• Disconnect dogbones, exhaust and steering.
  • Remove radiator
  • loosen, remove side mounts
  • Disconnect rear engine mount
  • Loosen rear cradle mounts,
  • Remove front cradle bolts (yes, 2nd pair of jack stands) and lower front of cradle a bit
  • With properly placed 2x4, jack rear end of motor up an inch or two
  • install more permanent 2x4 straight to ground to hold rear engine up
The above enabled me to get a right angle drill into the area to drill of the rear head area. It also provided enough room to coffee the head onto the studs.

Next time, would probably go with threaded inserts. That would reduce the amount of clearing space needed , although some would be needed to get a right angle drill in.
 

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I did it successfully on a 96 SLS installing Studs.

  • Remove engine accessories, covers etc
  • jack car up (1st pair of jack stands)
  • Disconnect dogbones, exhaust and steering.
  • Remove radiator
  • loosen, remove side mounts
  • Disconnect rear engine mount
  • Loosen rear cradle mounts,
  • Remove front cradle bolts (yes, 2nd pair of jack stands) and lower front of cradle a bit
  • With properly placed 2x4, jack rear end of motor up an inch or two
  • install more permanent 2x4 straight to ground to hold rear engine up
The above enabled me to get a right angle drill into the area to drill of the rear head area. It also provided enough room to coffee the head onto the studs.

Next time, would probably go with threaded inserts. That would reduce the amount of clearing space needed , although some would be needed to get a right angle drill in.
I definitely checked the purge line before I started replacing everything. I'm sorry I work the graveyard shift, didnt mean tonsound like a ass haha. I totally understand what all of yall are saying. I did the block test and it in fact did turn that yellowish tint. I dont wanna make it seem like I'm not doing my research when I am and dont always want to sit and write everything down. But as I stated before I do have the factory service manuals 1-3 and went through their list of checking stuff off and still having the same issue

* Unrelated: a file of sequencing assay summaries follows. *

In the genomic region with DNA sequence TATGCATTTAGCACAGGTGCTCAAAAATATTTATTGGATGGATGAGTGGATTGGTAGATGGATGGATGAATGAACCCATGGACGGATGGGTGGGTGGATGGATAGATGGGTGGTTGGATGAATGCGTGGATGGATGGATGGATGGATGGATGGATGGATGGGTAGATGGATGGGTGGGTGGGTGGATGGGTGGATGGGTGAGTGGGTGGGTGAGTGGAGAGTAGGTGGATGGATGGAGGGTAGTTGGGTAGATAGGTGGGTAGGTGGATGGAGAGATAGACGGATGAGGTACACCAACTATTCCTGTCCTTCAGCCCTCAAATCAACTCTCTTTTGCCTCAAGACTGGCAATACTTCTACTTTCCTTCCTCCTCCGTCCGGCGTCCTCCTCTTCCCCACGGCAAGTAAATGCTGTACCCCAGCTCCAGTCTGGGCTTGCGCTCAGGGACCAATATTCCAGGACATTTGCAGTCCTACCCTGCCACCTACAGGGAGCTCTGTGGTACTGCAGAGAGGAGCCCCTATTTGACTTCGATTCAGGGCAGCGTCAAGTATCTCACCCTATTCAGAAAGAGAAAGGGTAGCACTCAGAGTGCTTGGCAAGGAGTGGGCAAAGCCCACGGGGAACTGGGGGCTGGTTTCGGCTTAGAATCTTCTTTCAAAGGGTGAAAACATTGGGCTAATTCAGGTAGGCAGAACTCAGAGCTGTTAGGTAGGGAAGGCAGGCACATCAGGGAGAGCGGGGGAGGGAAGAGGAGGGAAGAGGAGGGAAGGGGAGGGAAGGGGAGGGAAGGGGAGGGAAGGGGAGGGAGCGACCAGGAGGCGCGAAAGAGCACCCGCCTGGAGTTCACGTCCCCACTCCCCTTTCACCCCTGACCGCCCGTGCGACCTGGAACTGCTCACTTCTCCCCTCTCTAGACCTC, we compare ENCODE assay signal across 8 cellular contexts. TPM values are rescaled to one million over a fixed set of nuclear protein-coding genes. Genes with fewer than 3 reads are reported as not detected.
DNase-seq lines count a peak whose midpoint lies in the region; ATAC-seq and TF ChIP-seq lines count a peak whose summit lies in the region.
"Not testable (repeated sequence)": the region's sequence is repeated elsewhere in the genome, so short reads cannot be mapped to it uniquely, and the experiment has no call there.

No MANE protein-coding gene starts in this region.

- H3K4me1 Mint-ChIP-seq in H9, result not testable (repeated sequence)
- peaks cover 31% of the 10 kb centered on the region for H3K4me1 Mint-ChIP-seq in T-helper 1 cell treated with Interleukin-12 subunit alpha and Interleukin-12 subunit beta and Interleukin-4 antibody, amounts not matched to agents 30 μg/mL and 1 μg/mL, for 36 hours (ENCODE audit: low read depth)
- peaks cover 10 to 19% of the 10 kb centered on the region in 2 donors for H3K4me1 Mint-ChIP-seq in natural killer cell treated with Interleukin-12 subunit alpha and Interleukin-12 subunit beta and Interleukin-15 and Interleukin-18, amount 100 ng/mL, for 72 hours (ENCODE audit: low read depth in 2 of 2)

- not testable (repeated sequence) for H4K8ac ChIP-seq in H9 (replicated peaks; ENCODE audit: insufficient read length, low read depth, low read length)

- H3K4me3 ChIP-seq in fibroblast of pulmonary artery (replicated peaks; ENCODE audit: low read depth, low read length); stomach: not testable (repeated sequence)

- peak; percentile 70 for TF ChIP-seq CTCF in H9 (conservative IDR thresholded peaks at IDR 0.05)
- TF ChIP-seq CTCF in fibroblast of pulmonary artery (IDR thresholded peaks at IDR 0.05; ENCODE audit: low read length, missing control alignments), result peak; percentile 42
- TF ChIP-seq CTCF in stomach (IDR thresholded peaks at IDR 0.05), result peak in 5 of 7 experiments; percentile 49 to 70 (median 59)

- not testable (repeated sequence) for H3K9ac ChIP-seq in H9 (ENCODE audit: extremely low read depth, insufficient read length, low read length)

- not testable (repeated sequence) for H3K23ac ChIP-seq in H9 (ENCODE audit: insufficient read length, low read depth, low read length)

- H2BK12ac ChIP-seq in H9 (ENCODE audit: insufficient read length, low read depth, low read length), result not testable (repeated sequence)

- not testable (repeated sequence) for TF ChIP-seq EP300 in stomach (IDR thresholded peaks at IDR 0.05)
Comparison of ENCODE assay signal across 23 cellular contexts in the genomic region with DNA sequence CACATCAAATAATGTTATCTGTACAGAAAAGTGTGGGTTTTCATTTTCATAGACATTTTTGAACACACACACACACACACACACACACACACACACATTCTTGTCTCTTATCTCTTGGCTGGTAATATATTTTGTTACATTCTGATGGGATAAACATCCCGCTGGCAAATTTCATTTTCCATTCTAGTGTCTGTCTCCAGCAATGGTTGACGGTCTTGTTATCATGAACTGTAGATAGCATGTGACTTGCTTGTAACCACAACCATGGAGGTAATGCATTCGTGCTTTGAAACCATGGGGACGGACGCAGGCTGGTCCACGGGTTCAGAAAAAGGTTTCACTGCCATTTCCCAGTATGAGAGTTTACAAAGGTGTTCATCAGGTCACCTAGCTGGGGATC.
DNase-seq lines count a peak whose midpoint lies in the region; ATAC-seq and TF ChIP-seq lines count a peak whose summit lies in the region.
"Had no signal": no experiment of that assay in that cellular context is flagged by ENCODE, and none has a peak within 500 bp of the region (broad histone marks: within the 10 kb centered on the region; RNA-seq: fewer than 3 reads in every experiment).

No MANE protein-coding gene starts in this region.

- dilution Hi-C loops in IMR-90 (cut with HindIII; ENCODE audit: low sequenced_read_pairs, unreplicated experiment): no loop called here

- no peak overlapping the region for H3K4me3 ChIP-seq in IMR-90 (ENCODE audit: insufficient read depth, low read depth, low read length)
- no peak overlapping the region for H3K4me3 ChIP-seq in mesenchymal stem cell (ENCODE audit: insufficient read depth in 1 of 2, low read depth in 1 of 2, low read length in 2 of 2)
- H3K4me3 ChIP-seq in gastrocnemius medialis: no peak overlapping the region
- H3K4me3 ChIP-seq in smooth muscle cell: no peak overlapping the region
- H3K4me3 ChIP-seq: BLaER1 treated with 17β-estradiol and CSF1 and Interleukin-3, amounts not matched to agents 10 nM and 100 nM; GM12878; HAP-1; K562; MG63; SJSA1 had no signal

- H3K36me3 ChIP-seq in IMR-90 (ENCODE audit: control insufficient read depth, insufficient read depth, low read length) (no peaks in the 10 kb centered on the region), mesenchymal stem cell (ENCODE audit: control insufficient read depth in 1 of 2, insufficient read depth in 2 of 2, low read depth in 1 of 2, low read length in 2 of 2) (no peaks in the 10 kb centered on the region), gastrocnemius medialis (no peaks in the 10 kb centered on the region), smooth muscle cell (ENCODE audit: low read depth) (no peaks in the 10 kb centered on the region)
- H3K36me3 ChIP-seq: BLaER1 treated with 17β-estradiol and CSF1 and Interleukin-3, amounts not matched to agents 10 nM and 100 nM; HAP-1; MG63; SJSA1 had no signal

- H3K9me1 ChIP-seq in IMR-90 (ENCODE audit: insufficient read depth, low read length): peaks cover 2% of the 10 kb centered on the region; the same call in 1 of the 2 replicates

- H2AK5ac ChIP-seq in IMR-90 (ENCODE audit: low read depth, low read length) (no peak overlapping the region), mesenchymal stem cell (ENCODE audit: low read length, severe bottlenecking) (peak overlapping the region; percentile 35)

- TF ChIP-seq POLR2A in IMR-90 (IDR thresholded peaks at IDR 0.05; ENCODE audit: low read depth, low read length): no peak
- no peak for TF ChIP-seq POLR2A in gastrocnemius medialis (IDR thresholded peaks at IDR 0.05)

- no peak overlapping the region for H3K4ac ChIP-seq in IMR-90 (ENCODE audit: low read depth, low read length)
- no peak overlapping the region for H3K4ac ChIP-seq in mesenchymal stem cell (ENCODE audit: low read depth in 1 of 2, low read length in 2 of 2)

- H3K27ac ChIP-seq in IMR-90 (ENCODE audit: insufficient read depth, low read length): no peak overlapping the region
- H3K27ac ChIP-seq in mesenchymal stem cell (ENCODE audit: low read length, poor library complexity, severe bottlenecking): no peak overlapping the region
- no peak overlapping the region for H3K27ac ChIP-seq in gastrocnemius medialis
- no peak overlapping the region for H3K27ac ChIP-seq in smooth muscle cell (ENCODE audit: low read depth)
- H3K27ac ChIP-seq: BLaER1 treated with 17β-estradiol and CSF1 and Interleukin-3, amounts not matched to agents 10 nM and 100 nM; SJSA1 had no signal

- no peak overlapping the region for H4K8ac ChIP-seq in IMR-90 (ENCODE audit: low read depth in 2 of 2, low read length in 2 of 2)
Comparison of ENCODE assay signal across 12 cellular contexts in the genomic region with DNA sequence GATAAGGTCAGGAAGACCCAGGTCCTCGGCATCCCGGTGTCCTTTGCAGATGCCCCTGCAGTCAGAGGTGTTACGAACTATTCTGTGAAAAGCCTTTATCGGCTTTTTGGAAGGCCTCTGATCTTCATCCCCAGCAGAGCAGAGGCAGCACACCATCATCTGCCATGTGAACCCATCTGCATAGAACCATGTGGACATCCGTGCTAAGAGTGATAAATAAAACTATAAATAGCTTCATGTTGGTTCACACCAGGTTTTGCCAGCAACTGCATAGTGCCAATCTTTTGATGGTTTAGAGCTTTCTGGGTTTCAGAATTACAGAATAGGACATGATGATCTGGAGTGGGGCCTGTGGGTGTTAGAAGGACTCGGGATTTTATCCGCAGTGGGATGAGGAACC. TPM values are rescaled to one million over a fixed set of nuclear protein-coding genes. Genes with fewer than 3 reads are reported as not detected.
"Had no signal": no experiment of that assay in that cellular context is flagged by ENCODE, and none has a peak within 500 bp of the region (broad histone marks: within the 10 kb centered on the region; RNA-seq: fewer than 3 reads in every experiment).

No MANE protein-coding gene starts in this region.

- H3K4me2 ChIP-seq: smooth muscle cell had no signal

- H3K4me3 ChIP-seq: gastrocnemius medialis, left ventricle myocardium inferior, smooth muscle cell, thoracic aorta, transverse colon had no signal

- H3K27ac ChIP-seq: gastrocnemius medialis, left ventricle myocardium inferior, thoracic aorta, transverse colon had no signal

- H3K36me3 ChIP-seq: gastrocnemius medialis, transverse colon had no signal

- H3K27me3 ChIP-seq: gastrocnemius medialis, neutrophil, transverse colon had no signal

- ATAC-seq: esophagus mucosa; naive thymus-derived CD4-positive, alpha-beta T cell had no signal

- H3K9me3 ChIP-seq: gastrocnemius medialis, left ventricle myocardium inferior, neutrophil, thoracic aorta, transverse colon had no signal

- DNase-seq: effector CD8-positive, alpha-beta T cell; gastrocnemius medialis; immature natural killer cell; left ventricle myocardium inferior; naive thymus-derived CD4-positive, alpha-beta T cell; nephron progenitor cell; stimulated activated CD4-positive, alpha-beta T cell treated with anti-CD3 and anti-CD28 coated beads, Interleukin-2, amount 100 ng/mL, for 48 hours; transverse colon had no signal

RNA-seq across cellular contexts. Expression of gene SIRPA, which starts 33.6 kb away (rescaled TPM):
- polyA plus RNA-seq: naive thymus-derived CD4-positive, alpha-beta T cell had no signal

FYI
I also have a 98 SLS Northstar. I am not letting my Cadi go either. I bought it used in 2008. I think my engine may have been rebuilt before they sold it to me, thankfully. I never had overheating issues until this year. It did not overheat because of gaskets/stud issues. I diagnosed and replaced something every time it overheated. Every car will need some part replaced as the car ages. My overheat issue continued. And every time I worried that the problem was with the headgaskets/ studs. I WAS WRONG. The last thing I replaced was the Coolant Temperature Sensor. The car has not overheated since replacing the sensor

Lesson: all of the Northstars are not going to have the gasket/stud problems. These engines were designed to last long with regular maintenance and care. The car runs like I just drove it out of the factory. Overheating is the only issue I have ever experienced. My 98' has almost all the technology of new cars. Did you know the Northstar has built in ODB scan codes that can be read from the dashboard display without the need of a scan tool?
Photo attached. I think this model should be a classic.
FYI
 

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Discussion Starter #18
Iv done checked/replaced a bunch of stuff coolant wise on the car and and the last time I figured I'd have a look under the intake manifold and there was a nest of some sort under it next to the starter. I put everything back together and now I'm getting that terrible white smoke out of my exhaust. Probably not completely blown but probably has a small crack in the gaskets or something but before I did that there wasnt any smoke.